CAN SOMEONE HELP ME WITH A SIMPLE TRIG PROBLEM!

- anonymous

CAN SOMEONE HELP ME WITH A SIMPLE TRIG PROBLEM!

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- anonymous

##### 1 Attachment

- anonymous

SIMPLE?

- anonymous

I am sorry m8 Can't help

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## More answers

- Saiyan

im only in Algebra 2

- anonymous

SOMEONE?

- freckles

Not sure which one you need help with.

- freckles

part a)
just look for graph that matches y=5 sin(x+pi)
let's try to draw a graph here.
the amp=5
the period=2pi
the phase shift is -pi
can you graph y=5sin(x+pi)?

- anonymous

1st questions answer looks like option A

- anonymous

@freckles so the answer to prt a of the question is answer choice "A"

- freckles

yes that looks good you can also plug in numbers like 0 and -pi/2 and -pi and so on
to help you pick out the right one

- freckles

what are the x-intercepts of y=5sin(x+pi) in that graph

- anonymous

so part a is "A"

- anonymous

I dont know what the x intercepts are

- freckles

do you know hot solve sin(x+pi)=0?

- anonymous

yes

- freckles

that will give you the x-intercepts if it isn't clear from the graph A

- anonymous

so that is answer choice C

- freckles

|dw:1438062133167:dw|
hmmm...
you should know that sin(2pi+pi)=0
and sin(pi+pi)=0
and sin(0+pi)=0
and sin(-pi+pi)=0
and sin(-2pi+pi)=0
and sin(-3pi+pi)=0

- freckles

|dw:1438062355237:dw|
this is what the graph should look like if it is not clear where the max values are 5 and the min values are -5

- freckles

the x-intercepts is where the graph touches the x-axis

- anonymous

Oh so the answer choice is B

- freckles

yes

- freckles

let's look at graphing y=5csc(x+pi)
not recall csc and sin are reciprocals of each other
so sin(x+pi) will be reciprocal value of csc(x+pi) for x
if sin is 0 then csc is what?

- freckles

the only number that doesn't have a reciprocal is 0 right?

- freckles

so when sin is 0 you have a vertical asymptote for csc

- freckles

|dw:1438062590122:dw|

- freckles

but say sin is 1 then csc is ?

- freckles

remember sin and csc are reciprocal functions

- freckles

just flip the number

- anonymous

1

- freckles

right and 5(1)=5
so both sin and csc will share the following common points
|dw:1438062820709:dw|

- freckles

we also know if sin is -1 then csc is -1
so we know that the graph will also share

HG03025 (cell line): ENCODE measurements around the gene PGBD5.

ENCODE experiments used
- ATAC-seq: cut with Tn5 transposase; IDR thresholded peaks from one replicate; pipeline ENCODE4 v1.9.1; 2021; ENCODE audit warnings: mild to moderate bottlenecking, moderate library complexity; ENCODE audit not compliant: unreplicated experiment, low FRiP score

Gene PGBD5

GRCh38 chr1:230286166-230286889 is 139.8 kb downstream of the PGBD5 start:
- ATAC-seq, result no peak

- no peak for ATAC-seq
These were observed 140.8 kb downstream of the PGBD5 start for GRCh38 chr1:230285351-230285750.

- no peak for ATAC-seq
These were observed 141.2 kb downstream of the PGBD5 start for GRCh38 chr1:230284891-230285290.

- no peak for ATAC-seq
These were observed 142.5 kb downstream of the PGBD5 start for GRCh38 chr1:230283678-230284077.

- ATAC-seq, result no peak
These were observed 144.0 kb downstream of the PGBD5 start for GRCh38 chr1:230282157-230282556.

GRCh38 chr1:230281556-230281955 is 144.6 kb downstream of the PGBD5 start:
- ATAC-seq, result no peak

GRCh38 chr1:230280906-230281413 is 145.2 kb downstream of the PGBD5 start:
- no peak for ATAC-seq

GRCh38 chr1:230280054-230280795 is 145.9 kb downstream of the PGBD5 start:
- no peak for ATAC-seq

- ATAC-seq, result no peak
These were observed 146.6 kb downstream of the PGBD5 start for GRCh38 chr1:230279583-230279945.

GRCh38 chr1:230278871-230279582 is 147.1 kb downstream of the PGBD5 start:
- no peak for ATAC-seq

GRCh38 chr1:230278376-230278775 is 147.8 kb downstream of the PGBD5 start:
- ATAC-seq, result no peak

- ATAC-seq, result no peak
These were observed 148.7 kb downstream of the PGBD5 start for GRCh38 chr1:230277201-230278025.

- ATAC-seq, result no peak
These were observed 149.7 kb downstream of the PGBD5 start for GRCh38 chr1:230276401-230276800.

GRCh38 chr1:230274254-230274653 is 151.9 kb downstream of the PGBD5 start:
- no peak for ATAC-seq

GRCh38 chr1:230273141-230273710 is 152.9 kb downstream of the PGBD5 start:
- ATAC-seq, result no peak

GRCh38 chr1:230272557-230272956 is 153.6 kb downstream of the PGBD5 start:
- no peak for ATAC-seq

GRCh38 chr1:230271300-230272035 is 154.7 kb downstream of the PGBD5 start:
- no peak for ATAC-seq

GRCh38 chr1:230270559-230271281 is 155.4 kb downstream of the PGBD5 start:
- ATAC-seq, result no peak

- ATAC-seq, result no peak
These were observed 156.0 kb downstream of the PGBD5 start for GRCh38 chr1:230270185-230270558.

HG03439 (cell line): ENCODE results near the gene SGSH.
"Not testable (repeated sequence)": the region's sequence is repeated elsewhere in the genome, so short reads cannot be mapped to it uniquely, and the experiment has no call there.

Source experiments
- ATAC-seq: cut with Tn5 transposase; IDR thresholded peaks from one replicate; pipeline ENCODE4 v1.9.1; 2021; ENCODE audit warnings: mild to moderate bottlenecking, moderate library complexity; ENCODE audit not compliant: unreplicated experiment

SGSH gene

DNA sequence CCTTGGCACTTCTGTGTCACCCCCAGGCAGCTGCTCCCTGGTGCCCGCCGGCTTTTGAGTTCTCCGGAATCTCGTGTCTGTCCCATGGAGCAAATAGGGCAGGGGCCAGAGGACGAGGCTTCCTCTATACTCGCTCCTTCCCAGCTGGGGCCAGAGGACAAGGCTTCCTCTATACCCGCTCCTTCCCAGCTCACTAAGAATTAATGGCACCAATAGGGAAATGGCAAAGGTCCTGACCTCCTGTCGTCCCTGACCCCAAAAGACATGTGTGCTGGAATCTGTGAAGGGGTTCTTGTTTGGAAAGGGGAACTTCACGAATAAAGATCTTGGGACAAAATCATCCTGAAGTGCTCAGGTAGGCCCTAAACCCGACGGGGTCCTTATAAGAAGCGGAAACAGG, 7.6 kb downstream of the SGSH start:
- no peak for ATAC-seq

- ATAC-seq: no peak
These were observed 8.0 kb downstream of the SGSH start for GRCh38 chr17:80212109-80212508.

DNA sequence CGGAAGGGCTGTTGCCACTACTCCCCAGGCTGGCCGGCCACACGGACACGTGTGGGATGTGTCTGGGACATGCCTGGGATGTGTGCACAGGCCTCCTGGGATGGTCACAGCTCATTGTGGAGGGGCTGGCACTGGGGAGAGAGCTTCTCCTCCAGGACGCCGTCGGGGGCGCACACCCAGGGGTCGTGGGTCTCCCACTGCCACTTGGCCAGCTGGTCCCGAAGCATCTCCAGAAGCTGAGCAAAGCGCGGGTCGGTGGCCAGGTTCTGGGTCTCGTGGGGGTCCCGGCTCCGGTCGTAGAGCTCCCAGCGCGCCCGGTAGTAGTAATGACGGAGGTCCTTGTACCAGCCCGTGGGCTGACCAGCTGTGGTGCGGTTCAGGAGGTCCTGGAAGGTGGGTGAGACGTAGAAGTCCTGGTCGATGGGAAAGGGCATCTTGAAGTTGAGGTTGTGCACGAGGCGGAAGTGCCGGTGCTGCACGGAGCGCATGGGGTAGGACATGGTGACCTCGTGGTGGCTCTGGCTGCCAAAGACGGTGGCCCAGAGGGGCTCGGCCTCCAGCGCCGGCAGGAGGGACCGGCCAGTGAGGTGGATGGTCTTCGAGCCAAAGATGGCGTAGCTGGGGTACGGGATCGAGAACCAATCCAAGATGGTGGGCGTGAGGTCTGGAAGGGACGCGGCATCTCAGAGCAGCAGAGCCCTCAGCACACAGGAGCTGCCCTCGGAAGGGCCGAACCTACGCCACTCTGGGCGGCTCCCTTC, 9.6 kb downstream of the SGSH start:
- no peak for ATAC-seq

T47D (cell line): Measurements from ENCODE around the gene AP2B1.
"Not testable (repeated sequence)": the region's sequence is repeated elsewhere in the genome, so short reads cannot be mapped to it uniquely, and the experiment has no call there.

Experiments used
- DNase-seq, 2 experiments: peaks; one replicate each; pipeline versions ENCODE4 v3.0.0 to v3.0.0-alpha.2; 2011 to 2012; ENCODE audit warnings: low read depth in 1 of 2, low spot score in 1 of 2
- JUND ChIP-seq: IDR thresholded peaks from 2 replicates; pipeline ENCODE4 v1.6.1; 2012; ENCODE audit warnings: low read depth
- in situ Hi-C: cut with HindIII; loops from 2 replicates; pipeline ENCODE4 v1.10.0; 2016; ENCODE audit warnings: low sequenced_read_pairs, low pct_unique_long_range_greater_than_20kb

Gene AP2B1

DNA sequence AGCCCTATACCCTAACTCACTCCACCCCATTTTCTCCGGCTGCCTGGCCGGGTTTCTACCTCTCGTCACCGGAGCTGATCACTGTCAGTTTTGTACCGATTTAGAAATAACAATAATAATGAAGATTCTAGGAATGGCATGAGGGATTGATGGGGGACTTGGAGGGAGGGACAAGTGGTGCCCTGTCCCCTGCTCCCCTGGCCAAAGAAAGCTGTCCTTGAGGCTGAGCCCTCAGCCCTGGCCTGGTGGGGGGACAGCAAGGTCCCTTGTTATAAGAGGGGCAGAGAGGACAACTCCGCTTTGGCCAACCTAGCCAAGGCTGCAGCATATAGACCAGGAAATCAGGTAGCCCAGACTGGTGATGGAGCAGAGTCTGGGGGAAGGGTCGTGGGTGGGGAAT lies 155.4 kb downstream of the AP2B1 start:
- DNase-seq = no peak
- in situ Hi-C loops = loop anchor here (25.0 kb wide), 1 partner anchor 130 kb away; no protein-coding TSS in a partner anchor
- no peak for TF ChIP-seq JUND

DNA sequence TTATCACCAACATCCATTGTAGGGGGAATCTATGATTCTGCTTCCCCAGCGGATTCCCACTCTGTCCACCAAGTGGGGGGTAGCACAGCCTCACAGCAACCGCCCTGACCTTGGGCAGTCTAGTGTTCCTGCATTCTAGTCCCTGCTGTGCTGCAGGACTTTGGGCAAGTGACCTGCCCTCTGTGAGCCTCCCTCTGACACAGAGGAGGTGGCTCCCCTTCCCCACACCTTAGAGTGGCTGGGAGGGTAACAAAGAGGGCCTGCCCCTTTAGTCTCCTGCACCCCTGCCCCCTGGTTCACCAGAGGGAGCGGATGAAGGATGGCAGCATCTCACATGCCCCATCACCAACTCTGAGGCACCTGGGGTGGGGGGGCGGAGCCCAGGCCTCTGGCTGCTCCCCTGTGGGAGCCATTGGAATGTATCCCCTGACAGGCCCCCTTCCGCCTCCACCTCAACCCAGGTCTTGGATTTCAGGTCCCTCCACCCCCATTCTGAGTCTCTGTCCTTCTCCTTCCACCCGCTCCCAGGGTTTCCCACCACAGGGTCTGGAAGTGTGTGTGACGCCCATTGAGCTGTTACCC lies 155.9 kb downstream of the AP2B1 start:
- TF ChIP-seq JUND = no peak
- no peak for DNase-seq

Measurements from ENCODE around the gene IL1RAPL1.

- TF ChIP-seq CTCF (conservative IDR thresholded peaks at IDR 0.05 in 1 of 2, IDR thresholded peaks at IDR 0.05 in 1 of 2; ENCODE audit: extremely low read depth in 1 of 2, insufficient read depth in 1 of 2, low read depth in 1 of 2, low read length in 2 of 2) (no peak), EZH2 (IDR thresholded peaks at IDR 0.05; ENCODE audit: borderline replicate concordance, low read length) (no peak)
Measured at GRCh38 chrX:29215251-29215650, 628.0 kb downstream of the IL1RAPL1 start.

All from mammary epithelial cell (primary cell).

|dw:1438062857511:dw|

- freckles

now just draw the little U things in between the broken lines so that it is getting closer and not touching

- freckles

|dw:1438062900051:dw|

- anonymous

ok so those are the relative maximum and minimum points

- freckles

the maxes of the sin function are the relative mins of the csc function
the mins of the sin function are the relative maxs of the csc function

- anonymous

so what are the coordinates of the relative maximum and minimums of the csc function, im sorry im not tryng to get all the answers out of you because there is another problem just like this and I would like to finish this one fast to see if I can do the next one!

- freckles

so a relative min/max occurs when the graph is turning
but the difference is on that turn if the turn point is above all other points on the subinterval then it is a relative max
but if the turn point is below all other points on the subinterval then it is a relative min
for example
|dw:1438063333098:dw|

- freckles

the graph I recently drawed you shows the relative min and max of y=5csc(x+pi)

- freckles

it is the curve that is black
the green one was the sin function (well the asymptotes are also in green but oh well)

- freckles

hint:
|dw:1438063498596:dw|

- freckles

the y coordinates should be clear

- freckles

the x-coordinate occur midpoint of the zeros

- anonymous

ok, one sec

- anonymous

i think I know the x coordinate for the relative max and min, but i don't know the y coordinate

- freckles

|dw:1438063591229:dw|

- freckles

the y's are the easiest though :p

- freckles

|dw:1438063703129:dw|
so this graph didn't make any sense?

- freckles

like you see the y=5 line
that is where the relative mins of y=5csc(x+pi) occur
and the y=-5 line
that is where the relative maxs of y=5csc(x+pi) occur

- freckles

any point laying on the y=5 line has y-coordinate 5
any point laying on the y=-5 line has y-coordinate -5

- anonymous

i see, ok so let me tell you the relative mins and max's

- anonymous

(-5pi/2,5) and (-pi/2,5) are the minnimums

- freckles

|dw:1438063960901:dw|
nice those points are lowest on those little intervals there

- anonymous

(-3pi/2,-5) and (pi/2,-5) are the maximums

- freckles

|dw:1438063992827:dw|
right those points are highest on those little interval there

- anonymous

ok got it!

- freckles

anyways part e was done
I don't even know why they asked you to do c and d before e

- anonymous

so part e is the same graph as part a

- anonymous

@freckles

- freckles

no

- anonymous

oh no, the answer choice for question e is answer choice "b"

- freckles

but they did include the sin graph to draw the csc graph
the sin graph is in broken blue
the csc graph is in solid black
and yes
that is what it looks like on my end for the top part
but I think the bottom part of my thing was cut off
but C and A definitely don't work for what is shown on them

- anonymous

here let me attach the bottom part for "b"

##### 1 Attachment

- freckles

|dw:1438064471600:dw|
that looks like what I have drawn